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Interviews, Recommendations, and More

Giller Prize Special 2022: The Chat with Suzette Mayr


Our third interview in this year’s Scotiabank Giller Prize special coverage is with Calgary author Suzette Mayr. Her novel The Sleeping Car Porter (Coach House Books) is a finalist for the 2022 award. UPDATE: Congratulations are in order! Suzette Mayr has won the 2022 Scotiabank Giller Prize for her novel! After the interview below, there is an excerpt from The Sleeping Car Porter for you to check out.

The 2022 Scotiabank Giller Prize Jury says,

"Suzette Mayr brings to life—believably, achingly, thrillingly—a whole world contained in a passenger train moving across the Canadian vastness, nearly one hundred years ago. As only occurs in the finest historical novels, every page in The Sleeping Car Porter feels alive and immediate—and eerily contemporary. The sleeping car porter in this sleek, stylish novel is named R.T. Baxter—called George by the people upon whom he waits, as is every other Black porter. Baxter’s dream of one day going to school to learn dentistry coexists with his secret life as a gay man, and in Mayr’s triumphant novel we follow him not only from Montreal to Calgary, but into and out of the lives of an indelibly etched cast of supporting characters, and, finally, into a beautifully rendered radiance."

Suzette Mayr is the author of the novels Dr. Edith Vane and the Hares of Crawley Hall, Monoceros, Moon Honey, The Widows, and Venous Hum. The Widows was shortlisted for the Commonwealth Writers’ Prize for Best Book in the Canada-Caribbean region, and has been translated into German. Moon Honey was shortlisted for the Writers’ Guild of Alberta’s Best First Book and Best Novel Awards. Monoceros won the ReLit Award, the City of Calgary W. O. Mitchell Book Prize, was longlisted for the 2011 Giller Prize, and shortlisted for a Ferro-Grumley Award for LGBT Fiction, and the Georges Bugnet Award for Fiction. She and her partner live in a house in Calgary close to a park teeming with coyotes.


What advice would you give your ten-year-old self about the future?

This is my advice to ten-year-old me: Sing it, little sister! You keep doing what you’re doing even when other people think it’s weird. Also, fix your posture and stop wearing your school backpack on only one shoulder because your right rotator cuff’s going to pay for that big time when you turn 40.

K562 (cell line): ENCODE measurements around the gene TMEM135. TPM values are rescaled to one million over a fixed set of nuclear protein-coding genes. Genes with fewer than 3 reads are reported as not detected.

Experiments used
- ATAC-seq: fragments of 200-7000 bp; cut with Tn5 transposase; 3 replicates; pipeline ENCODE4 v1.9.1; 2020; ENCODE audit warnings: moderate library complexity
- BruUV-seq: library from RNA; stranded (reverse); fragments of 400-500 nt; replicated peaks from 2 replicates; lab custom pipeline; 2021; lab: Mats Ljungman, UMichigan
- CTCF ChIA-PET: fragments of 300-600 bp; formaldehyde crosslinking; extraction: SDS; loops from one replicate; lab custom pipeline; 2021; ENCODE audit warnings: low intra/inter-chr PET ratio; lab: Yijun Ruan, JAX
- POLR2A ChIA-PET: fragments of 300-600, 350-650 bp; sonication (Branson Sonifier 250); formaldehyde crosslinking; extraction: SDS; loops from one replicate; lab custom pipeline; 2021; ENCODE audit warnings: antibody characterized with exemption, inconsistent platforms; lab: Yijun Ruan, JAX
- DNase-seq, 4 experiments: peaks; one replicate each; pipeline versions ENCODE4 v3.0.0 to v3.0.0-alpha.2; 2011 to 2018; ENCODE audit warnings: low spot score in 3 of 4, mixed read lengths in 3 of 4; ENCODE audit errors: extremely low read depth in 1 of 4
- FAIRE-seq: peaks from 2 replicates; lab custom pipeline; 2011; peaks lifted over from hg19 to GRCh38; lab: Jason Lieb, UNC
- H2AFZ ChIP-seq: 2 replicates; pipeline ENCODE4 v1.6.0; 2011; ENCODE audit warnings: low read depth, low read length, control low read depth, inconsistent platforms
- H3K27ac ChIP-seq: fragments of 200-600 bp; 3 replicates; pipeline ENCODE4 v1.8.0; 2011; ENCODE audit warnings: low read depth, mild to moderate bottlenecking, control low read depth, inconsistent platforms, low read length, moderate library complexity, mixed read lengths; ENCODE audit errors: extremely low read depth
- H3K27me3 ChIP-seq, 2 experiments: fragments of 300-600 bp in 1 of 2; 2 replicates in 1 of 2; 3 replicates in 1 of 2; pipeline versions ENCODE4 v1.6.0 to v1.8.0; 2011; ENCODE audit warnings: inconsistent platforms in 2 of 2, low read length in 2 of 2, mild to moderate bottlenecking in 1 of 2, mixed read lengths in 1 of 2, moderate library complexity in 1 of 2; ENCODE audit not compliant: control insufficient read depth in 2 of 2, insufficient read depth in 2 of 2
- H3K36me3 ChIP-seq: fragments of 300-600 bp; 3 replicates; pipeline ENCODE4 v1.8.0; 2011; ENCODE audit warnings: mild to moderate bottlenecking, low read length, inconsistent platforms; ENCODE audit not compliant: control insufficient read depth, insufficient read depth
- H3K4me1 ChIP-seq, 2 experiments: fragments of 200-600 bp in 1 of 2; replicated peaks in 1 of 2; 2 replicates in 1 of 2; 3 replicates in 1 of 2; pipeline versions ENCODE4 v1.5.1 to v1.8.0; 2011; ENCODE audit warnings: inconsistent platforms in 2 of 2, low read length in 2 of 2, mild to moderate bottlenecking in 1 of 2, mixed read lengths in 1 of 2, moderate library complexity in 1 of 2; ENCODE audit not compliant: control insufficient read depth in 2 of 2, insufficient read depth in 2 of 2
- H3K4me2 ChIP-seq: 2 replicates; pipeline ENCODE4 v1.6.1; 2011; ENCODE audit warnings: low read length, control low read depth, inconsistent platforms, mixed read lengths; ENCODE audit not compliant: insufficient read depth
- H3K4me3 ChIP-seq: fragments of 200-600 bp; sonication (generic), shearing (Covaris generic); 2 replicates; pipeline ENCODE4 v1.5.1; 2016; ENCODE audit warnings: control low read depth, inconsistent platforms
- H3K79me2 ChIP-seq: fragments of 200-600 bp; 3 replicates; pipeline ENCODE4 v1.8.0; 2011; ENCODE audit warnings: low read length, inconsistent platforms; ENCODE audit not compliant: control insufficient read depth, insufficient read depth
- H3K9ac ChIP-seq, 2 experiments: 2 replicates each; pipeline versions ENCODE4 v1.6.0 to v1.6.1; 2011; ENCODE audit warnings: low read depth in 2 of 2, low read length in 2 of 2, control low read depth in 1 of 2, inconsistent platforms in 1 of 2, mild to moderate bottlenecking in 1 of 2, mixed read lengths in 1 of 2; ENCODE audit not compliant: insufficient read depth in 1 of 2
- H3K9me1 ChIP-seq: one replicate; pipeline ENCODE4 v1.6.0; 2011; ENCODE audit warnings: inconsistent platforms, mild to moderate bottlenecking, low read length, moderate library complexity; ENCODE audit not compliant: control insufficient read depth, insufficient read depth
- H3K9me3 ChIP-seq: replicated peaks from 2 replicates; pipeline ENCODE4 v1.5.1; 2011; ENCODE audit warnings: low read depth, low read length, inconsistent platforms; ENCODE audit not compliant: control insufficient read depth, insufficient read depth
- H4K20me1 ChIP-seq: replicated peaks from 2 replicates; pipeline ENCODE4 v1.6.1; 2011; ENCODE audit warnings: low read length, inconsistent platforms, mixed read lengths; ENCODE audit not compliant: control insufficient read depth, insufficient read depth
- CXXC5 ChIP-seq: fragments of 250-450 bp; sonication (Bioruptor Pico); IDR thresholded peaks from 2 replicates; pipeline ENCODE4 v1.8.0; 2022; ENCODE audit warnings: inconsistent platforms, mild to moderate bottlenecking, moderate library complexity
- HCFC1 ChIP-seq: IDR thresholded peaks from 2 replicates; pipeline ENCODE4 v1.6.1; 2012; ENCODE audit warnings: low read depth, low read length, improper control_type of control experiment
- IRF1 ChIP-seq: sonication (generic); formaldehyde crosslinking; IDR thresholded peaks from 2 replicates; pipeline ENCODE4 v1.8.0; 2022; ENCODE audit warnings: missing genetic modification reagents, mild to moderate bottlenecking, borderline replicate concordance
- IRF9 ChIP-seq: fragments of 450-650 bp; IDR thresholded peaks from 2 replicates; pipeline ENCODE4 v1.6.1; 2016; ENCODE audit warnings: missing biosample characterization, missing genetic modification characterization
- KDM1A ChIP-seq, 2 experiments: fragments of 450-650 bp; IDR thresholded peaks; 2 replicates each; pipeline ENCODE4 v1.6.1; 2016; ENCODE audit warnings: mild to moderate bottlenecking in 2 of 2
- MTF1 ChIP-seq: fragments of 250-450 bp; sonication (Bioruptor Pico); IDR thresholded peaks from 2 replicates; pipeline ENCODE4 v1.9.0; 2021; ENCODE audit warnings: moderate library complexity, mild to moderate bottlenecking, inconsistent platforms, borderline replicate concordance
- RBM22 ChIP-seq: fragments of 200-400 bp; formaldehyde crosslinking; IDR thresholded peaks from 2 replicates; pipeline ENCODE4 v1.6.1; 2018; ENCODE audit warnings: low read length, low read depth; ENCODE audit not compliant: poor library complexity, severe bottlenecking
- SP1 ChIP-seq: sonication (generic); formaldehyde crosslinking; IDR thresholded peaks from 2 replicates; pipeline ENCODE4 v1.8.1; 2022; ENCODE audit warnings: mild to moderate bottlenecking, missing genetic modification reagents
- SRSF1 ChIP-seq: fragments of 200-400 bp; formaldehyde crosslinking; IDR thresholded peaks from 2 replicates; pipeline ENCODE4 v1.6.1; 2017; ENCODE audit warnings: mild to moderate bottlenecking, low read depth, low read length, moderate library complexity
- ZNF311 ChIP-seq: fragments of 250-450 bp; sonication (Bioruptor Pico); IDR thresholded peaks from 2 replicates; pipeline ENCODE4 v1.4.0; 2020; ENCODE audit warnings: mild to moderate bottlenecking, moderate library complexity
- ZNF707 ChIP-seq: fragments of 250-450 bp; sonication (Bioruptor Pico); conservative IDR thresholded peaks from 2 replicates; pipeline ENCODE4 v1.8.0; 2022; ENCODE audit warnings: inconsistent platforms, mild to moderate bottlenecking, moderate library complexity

In an alternate version of the world—one in which you are not a writer—what career would you choose?


A musician? Or a professional Tetris player. Maybe a lawyer? Probably not—I wouldn’t be able to handle the hours. I would probably be an unemployed lawyer.

If you could take a road trip with any author, living or dead, who would it be and where would you go?

I’ve figured out over time that it’s probably best to never meet your heroes because it’s usually disappointing. I’m crossing my fingers that a road trip from Calgary to Winnipeg with Gertrude Stein wouldn’t be terrible.

What’s the last Canadian book that changed you in some way?

Kalila by Rosemary Nixon really opened my eyes to different kinds of motherhood and the rock-solid love some parents can have for their children.

The Sleeping Car Porter tells the story of a Black queer man in 1929. In your opinion, why is it important to "queer" history through fiction? Why was this particular story compelling to you?

History without some recognition of queer presence is an incomplete history. The story was compelling to me because it was nowhere. No one had written about it—it was as though it could never have happened, and that there were never any queer sleeping car porters. Of course there were—they were just exceptionally good at covering their tracks.


Excerpt from The Sleeping Car Porter

He delivers the pairs of shoes as he completes them, slides them back under curtained berths, opens the individual lockers and shoves them in, toes to the front, heels to the back.